President Carter, turning his attention from the Cabinet shakeup to energy proposals, found Congress newly skeptical yesterday.

In a last-ditch attempt to spur action on his "windfall profits" tax, Carter summoned members of the Senate Finance Committee to a late afternoon meeting at the White House but failed to dampen the panel's sentiment for weakening the bill.

Moreover, Carter's proposals for an $88 billion synthetic fuels program and an energy mobilization board to ride herd on new projects encountered initial criticism at several congressional hearings.

The one bright note for Carter came when the House Rules Committee cleared the way for a vote today on a new version of the president's standby gasoline rationing plan. The House rejected the first version in May, 246 to 159.

The new skepticism in Congress marked the lawmakers' first serious reaction to Carter's proposals since the president's televised speech July 15. Congressional attention last week was diverted to his Cabinet shakeup.

The questioning was interpreted in part as a sign that Carter's energy effort lost some momentum during the week of Cabinet firings, which appeared to disturb many key congressment.

Carter's concern about the windfall profits tax involved plans by key Finance Committee members to dilute the proposed tax bite in the name of spurring increased production.

The president was reported to have told the Finance Committee members that if the panel weakened the windfalll bill, the government would not be able to finance the programs needed to meet its 1990 energy goals.

The White House estimated earlier that enacting two of the committee's expected amendments -- exempting's newly discovered oil and small independent producers -- would slash the measure's tax take by $55 billion over 10 years.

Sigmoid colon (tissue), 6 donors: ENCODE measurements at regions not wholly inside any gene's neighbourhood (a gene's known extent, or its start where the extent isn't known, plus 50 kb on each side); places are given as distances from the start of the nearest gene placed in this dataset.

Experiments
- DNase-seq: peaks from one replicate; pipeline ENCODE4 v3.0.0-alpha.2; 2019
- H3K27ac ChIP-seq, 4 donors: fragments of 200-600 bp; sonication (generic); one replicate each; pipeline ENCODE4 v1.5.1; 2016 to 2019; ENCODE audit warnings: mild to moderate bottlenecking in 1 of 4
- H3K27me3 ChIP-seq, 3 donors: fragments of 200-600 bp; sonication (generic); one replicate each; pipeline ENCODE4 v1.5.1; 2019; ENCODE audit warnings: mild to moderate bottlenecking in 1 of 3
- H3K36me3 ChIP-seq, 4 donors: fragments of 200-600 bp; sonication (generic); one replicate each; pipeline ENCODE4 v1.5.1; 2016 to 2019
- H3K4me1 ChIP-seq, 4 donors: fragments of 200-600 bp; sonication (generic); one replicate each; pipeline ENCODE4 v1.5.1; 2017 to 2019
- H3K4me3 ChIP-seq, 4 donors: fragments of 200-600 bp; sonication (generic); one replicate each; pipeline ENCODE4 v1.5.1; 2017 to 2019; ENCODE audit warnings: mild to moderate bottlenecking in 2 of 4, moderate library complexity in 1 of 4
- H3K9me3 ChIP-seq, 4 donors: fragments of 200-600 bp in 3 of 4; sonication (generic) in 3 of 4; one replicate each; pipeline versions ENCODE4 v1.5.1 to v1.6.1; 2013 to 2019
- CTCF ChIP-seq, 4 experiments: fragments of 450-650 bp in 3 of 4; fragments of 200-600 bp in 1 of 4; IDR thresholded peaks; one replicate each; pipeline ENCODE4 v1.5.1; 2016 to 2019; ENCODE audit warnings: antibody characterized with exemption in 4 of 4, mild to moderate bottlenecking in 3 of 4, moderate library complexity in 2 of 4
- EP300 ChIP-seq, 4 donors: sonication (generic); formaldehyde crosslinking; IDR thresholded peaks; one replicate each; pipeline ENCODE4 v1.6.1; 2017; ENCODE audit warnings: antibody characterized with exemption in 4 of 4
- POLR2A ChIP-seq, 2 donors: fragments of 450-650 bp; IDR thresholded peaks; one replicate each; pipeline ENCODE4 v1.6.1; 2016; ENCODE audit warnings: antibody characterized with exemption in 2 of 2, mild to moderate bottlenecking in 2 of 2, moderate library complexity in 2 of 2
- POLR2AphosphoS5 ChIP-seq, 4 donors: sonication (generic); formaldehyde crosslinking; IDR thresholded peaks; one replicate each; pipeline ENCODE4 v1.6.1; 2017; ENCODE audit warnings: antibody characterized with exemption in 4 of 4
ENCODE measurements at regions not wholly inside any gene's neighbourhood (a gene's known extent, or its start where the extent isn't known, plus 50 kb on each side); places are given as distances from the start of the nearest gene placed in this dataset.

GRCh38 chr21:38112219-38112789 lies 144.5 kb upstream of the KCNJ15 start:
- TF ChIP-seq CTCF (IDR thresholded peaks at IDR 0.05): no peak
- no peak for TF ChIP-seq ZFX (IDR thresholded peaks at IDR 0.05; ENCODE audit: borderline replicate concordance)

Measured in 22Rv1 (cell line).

Sources said the president's plea appeared to have little impact. The committee is expected to consider not only those amendments but provisions to exempt Alaskan and stripperwell oil as well.

Committee Chairman Russell B. Long (D.La.) also told Carter that, contrary to White House hopes, the panel would not complete action on the "windfall profits" bill before Congress' August recess.

Long indicated instead that the two houses most likely would send the bill to Carter's desk by Oct. 1 but did not promise what would be in it. Carter had wanted the earlier date to sustain momentum begun in the House.

The Finance Committee voted yesterday to use all the proceeds from the "windfall" legislation for either general tax reductions or energy-spurring "incentives," even if it adopts the House bill intact.

The administration missed a second deadline yesterday for sending the lawmakers its own proposal on how to distribute the portion of the "windfall profits" tax money that is earmarked for aid to the poor. Although the White House made no formal statement on the matter, sources said key Carter planners are unable to agree. The administration asked the lawmakers for another week to mull ths issue.

In yesterday's sparring: Carter's proposals for a massive new synthetic fuels program came under criticism and questioning at two Senate committees, with panel members expressing serious reservations about both the details and the risks. Three congressional committees began considering sharply differing versions of Carter's proposed "fast-track" procedures to speed development of synthetic fuels, raising the prospect of delays and bickering later on.

Sen. Henry M. Jackson (D-Wash.) told reporters Carter probably would win passage of the basic elements of his July 15 energy plan, but would have to settle for minor but significant changes.

The Rules Committee vote clearing the way for House floor action on the standby gasoline rationing plan was regarded as a welcome development by the administration. The bill is expected to pass both houses this time.

The skepticism about Carter's synthetic fuels plan came in separate hearings of the Senate Energy and Government Affairs committees. Members were critical particularly of what they said was White House failure to provide more details.

Energy chairman Jackson said he will support Carter's proposal for an energy security mobilization board, but does not want financing of the synthetic fuels program tied to the windfall profits tax, which he predicted would be too weak.

In discussing the reasons for postponing action on the tax, Long said the Finance Committee partly was concerned about the plan for distributing the monies and wanted to wait until it passed the House.

The administration had proposed the broad outlines of a plan when it unveiled the windfall profits tax, but postponed sending up details at the request of House leaders, who feared it might mire the bill.